House Committee Approves Trump-Controlled US Copyright Office, 27-1

US Copyright Office legislation will offer greater control and oversight to President Trump (pictured: US Capitol)

Photo: B. Sheptock (PD)

Donald Trump will soon have direct appointment powers over the US Copyright Office, thanks to some very fast-moving legislation.

It’s Hollywood’s worst nightmare.  And the music industry’s, too.  But Donald Trump will soon be picking the person that controls the fate of both industries for decades to come.

That power will transform a once-stodgy bureaucratic node into a highly politicized agency.  And, a fantastic outlet for a punitive president to exact retaliation against two industries that publicly oppose him.

Little wonder this bill is moving at a record pace.  After drafting the HR 1695 in record time, the House Judiciary Committee has approved it, 27-1.  Now, the Senate will review the measure before it hits the full House of Representatives.

Smaller modifications may happen.  But this 5-page bill is pretty-near baked.  Here’s a copy of the latest draft.

After a near-guaranteed signature by Trump, ‘The Register of Copyrights Selection and Accountability Act of 2017’ goes into full effect.

So what is ‘The Register of Copyrights Selection and Accountability Act of 2017,’ exactly?

Essentially, the bill gives the president the direct ability to appoint the next Register of the US Copyright Office.  Then, subject to Senate approval, that appointment becomes official.  Additionally, the president can remove an appointment just as easily if things don’t fit his policies.

The measure shortcuts the current process, in which the Librarian of Congress appoints the Register.  The Librarian is also appointed by the president, prompting some to call this a technicality.  But major changes in Washington are oftentimes buried in the fine print.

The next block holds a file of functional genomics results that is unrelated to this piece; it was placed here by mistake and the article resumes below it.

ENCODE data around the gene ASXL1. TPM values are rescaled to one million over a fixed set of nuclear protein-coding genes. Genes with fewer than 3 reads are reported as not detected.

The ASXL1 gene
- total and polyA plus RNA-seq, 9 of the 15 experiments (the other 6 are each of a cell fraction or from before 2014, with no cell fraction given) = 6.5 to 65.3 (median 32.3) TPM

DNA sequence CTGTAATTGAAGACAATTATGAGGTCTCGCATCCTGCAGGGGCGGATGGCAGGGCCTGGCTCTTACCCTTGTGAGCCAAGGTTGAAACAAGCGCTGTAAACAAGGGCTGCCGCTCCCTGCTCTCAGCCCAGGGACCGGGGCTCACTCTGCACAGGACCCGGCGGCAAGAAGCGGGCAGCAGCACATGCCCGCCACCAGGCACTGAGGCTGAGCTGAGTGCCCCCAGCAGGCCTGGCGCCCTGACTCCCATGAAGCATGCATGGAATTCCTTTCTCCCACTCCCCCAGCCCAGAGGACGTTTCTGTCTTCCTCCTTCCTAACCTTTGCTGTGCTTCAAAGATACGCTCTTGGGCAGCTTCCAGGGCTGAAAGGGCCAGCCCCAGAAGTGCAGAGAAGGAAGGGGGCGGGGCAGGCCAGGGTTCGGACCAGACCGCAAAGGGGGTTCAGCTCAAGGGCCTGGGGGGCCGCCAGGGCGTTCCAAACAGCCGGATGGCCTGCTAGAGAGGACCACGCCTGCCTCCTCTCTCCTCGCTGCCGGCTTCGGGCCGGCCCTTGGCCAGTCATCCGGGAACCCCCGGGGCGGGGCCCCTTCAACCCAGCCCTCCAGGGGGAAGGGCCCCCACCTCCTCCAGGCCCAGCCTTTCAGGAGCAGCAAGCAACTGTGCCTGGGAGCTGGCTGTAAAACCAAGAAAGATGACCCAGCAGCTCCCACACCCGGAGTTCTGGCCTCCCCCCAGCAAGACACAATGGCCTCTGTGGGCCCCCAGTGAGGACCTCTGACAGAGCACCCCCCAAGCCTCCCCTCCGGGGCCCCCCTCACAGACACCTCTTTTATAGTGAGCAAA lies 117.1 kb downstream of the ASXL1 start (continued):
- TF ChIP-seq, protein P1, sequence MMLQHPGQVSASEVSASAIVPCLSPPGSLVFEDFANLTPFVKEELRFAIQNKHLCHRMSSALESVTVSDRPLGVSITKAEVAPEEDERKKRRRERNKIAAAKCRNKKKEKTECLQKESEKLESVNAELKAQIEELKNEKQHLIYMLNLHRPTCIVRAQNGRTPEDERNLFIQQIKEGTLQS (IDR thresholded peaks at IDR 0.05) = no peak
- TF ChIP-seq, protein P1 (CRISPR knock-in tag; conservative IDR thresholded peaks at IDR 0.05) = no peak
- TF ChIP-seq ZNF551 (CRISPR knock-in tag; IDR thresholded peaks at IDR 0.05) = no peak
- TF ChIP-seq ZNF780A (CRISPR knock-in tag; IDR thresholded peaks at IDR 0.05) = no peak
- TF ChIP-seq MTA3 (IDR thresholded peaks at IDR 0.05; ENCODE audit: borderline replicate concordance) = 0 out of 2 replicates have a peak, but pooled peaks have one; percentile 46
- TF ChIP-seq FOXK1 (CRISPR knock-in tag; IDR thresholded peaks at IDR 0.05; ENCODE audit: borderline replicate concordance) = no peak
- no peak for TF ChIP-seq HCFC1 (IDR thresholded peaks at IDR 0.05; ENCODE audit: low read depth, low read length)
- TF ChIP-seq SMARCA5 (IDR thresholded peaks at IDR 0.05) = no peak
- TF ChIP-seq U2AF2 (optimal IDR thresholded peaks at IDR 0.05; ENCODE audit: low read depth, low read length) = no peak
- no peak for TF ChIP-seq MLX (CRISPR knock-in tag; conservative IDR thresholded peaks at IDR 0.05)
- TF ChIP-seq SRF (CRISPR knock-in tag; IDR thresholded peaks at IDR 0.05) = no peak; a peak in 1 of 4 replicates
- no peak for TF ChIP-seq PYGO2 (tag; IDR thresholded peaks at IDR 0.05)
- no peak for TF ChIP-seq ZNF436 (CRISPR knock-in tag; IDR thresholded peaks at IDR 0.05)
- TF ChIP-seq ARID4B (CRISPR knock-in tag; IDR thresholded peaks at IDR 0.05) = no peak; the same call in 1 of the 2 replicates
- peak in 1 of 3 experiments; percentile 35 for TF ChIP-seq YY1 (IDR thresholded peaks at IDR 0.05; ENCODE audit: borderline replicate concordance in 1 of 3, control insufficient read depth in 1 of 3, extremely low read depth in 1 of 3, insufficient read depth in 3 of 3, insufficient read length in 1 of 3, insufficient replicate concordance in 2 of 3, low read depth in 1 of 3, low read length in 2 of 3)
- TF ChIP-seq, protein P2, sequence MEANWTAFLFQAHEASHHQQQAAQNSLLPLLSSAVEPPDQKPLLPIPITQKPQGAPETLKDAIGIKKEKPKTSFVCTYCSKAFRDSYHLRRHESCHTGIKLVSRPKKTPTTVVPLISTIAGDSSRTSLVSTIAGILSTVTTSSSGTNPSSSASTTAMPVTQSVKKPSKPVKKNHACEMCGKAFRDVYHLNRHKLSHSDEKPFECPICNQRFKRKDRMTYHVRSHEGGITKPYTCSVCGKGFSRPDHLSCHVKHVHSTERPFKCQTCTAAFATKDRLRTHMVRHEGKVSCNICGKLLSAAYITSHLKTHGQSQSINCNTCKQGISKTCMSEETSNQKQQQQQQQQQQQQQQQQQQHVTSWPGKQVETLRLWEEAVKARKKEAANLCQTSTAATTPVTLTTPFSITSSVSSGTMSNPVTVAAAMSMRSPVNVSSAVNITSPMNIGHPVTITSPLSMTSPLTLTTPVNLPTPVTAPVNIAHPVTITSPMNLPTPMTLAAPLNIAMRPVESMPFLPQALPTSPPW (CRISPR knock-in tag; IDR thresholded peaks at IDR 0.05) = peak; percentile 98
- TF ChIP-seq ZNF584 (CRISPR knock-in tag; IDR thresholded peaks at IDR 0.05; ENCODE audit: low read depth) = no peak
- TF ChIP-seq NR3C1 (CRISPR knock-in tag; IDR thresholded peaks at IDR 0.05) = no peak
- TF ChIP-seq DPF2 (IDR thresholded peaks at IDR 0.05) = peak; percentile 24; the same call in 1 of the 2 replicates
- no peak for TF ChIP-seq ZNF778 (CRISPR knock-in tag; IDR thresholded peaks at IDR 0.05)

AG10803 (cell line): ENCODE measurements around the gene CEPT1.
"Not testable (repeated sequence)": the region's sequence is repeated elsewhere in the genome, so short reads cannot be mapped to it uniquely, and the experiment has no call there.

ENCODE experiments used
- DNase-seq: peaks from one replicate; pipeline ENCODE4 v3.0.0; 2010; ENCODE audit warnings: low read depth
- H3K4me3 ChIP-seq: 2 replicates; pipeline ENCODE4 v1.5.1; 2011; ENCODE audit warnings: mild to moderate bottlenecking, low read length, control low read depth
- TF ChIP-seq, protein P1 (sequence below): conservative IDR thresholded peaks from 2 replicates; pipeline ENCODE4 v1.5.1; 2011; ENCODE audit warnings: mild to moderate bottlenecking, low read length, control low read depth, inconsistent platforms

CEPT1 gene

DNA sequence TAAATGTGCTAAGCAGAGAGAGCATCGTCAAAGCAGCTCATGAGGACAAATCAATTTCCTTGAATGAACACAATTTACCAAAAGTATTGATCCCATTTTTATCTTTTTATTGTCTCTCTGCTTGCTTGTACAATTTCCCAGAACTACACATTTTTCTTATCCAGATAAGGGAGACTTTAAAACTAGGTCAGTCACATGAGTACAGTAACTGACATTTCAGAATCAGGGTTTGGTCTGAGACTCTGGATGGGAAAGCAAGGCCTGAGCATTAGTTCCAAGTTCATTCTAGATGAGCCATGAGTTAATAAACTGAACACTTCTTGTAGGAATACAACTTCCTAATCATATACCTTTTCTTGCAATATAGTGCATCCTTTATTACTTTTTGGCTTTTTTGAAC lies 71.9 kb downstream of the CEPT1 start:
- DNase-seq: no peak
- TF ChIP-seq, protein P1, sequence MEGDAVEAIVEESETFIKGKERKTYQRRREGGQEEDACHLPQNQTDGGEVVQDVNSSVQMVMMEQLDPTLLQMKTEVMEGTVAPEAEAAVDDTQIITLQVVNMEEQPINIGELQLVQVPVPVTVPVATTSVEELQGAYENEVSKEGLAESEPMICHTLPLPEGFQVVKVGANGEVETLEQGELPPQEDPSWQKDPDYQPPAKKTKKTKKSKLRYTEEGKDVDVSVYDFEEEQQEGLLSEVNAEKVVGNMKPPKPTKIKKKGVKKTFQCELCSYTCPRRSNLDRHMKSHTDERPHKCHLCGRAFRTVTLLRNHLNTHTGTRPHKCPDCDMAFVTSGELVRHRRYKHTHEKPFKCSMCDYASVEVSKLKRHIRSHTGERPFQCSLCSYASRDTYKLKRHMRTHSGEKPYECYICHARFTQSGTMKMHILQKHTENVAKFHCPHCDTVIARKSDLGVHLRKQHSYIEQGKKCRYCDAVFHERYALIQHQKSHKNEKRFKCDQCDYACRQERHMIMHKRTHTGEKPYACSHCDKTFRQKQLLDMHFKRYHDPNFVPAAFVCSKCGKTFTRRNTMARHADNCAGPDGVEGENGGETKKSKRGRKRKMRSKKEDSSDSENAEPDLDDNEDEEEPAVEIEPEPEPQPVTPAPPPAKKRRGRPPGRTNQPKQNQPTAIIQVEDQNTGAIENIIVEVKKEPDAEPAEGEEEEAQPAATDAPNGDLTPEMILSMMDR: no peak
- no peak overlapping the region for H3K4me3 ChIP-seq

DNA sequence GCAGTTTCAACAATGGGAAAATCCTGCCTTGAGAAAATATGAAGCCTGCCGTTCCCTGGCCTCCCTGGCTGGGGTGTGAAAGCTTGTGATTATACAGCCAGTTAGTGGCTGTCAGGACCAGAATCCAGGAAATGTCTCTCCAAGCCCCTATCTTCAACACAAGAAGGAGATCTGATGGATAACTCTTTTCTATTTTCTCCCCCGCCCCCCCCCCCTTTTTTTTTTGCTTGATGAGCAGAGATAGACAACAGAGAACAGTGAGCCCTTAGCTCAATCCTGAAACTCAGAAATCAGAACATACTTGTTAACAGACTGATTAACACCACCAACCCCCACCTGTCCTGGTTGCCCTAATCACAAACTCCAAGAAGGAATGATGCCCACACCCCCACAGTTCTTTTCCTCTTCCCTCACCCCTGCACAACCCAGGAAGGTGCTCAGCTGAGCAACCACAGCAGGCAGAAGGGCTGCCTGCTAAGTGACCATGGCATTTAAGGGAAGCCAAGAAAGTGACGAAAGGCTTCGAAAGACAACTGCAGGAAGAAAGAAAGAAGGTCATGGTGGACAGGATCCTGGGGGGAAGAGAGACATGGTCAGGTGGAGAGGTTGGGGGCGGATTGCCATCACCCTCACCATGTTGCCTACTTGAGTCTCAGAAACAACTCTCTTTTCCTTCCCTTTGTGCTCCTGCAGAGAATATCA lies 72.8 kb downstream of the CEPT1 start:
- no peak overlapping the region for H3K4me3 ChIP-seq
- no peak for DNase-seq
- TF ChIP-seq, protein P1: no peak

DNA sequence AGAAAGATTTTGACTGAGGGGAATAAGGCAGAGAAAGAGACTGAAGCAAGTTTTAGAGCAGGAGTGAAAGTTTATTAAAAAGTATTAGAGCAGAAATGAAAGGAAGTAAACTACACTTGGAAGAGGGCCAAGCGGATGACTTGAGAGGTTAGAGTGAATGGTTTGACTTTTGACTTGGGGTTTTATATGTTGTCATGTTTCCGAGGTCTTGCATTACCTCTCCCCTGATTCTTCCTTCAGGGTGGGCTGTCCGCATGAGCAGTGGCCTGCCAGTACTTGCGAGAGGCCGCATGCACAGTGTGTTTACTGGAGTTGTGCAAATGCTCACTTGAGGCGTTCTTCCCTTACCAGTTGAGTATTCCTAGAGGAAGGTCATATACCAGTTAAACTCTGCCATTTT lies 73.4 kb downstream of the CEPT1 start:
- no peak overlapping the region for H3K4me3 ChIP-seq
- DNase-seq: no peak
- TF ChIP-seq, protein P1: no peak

Here’s a more complete review of what this game-changing legislation entails.  

Already, Hollywood has attempted to extend an olive branch.  In a carefully worded release, the Motion Picture Association of America (MPAA) supported the bill as a positive next step.  That’s probably way too little, way too late, with the music industry also likely to receive some retaliatory slaps from Trump.  Meanwhile, lobbyists at the Recording Industry of America (RIAA) appear even less effective in the Trump era, with ridiculous, multi-million dollar salaries potentially getting slashed if things continue to go sour.

That includes progress on piracy, still a major concern for labels and studios alike.  That said, surges by above-board players like YouTube, Spotify, and Apple Music are continuing to shift the action away from torrenting and mp3 downloading.  But limited enforcement muscle will continue to drag down subscription pricing and music video monetization levels.

With HR 1675, the prospect of support from an entertainment-hostile Trump Administration is now a prayer.

 

5 Responses

  1. Remi Swierczek

    Very likely Trump as a business will recover THE BUTCHERS OF MUSIC BUSINESS FROM OWN SUICIDE!
    They are just like Detroit or Chicago democrats, BURNING THEIR OWN HOUSE!

    $300B music industry is obvious to and IMBECILE!

    RIAA in the meantime is getting PUBLIC ORGASM from $2.5B, 2016 US streaming contribution TOMB!

  2. Shit Boy

    Mr. President is the right man for the boss over the copyright office. It’s the most relative situation he’s encountered since taking office. I’m very comfortable with a boss that has inside assets at stake : Licensing the ‘ Trump ‘ logo throughout the entire world with partnerships of the business community in other countries actually funding the building of new developer-projects of ‘ Grand Donald Ideas ‘ out their own pockets ?

    • Gary

      “Logos” are trademarks, not music copyrights. He has no skin in this game. Prepare for the final corporate rape of the songwriter and artist.

  3. Anonymous

    Despite the fact that everything Trump touches has a tendency to turn to shit… this particular situation may not all be doom and gloom. We just have to get him to equate songwriters with coal minors, and view copyright as a job creator. He’s all about deregulation, so perhaps this could result in less stringent PRO consent decrees. Maybe some good could come of this, at least before the nukes start falling…

  4. Anonymous

    It would also, in the future, leave the office open to being captured by business interests who may want to implement the next SOPA.

    The Copyright Office should stay where it is right now.